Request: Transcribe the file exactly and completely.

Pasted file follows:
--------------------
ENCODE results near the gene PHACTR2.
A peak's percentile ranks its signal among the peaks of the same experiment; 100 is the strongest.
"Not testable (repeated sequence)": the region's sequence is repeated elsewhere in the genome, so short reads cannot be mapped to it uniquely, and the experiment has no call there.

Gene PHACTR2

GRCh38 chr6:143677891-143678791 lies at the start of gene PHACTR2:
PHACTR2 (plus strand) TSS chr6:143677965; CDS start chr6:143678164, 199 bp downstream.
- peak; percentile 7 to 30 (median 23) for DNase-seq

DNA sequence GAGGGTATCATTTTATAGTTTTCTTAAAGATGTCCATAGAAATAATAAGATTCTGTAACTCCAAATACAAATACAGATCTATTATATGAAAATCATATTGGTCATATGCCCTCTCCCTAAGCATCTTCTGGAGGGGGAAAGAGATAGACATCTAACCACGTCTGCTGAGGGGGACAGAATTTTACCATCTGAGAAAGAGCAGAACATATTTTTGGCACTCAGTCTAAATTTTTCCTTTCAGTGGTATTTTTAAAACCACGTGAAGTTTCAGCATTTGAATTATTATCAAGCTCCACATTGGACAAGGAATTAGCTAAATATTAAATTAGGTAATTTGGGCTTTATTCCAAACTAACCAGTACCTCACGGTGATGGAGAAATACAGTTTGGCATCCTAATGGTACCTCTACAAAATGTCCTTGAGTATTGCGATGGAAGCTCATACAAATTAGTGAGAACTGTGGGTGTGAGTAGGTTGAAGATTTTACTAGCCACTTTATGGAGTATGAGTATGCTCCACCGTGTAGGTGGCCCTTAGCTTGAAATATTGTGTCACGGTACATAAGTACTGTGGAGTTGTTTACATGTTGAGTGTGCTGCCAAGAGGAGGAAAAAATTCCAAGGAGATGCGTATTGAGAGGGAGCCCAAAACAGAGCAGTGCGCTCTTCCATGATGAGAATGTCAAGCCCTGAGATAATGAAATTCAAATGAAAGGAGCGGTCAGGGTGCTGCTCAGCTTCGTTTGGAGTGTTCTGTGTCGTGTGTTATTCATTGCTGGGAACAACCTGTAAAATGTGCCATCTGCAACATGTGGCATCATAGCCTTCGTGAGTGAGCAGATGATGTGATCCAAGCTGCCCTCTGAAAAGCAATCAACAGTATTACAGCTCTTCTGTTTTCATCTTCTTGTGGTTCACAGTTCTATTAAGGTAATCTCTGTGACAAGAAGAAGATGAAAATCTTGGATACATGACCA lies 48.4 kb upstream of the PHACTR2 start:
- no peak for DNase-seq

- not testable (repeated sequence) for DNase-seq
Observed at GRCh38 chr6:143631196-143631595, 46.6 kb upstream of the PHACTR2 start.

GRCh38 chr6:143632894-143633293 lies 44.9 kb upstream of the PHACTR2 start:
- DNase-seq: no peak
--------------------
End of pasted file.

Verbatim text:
ENCODE results near the gene PHACTR2.
A peak's percentile ranks its signal among the peaks of the same experiment; 100 is the strongest.
"Not testable (repeated sequence)": the region's sequence is repeated elsewhere in the genome, so short reads cannot be mapped to it uniquely, and the experiment has no call there.

Gene PHACTR2

GRCh38 chr6:143677891-143678791 lies at the start of gene PHACTR2:
PHACTR2 (plus strand) TSS chr6:143677965; CDS start chr6:143678164, 199 bp downstream.
- peak; percentile 7 to 30 (median 23) for DNase-seq

DNA sequence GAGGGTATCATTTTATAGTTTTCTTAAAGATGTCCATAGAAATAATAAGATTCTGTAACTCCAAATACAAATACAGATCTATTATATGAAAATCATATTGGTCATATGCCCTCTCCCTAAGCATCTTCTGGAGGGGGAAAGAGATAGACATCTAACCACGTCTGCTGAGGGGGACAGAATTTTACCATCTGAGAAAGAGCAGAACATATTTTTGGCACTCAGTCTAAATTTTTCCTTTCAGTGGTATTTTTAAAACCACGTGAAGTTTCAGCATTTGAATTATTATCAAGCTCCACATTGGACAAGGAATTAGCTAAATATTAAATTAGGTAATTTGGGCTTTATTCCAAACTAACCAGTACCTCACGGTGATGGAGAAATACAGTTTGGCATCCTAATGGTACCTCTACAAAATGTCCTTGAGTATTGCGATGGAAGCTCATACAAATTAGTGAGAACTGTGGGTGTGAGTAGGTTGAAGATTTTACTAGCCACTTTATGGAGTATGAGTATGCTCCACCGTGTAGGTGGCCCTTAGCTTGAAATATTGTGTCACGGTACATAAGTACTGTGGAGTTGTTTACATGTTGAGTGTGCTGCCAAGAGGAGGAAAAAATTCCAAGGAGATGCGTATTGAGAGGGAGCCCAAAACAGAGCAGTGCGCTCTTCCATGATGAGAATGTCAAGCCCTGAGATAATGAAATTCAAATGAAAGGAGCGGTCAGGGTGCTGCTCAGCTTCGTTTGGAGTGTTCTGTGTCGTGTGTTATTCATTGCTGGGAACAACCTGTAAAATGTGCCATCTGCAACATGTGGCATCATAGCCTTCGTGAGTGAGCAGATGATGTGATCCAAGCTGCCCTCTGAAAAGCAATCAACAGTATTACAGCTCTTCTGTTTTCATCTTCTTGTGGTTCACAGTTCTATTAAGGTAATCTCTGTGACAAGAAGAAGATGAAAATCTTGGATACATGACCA lies 48.4 kb upstream of the PHACTR2 start:
- no peak for DNase-seq

- not testable (repeated sequence) for DNase-seq
Observed at GRCh38 chr6:143631196-143631595, 46.6 kb upstream of the PHACTR2 start.

GRCh38 chr6:143632894-143633293 lies 44.9 kb upstream of the PHACTR2 start:
- DNase-seq: no peak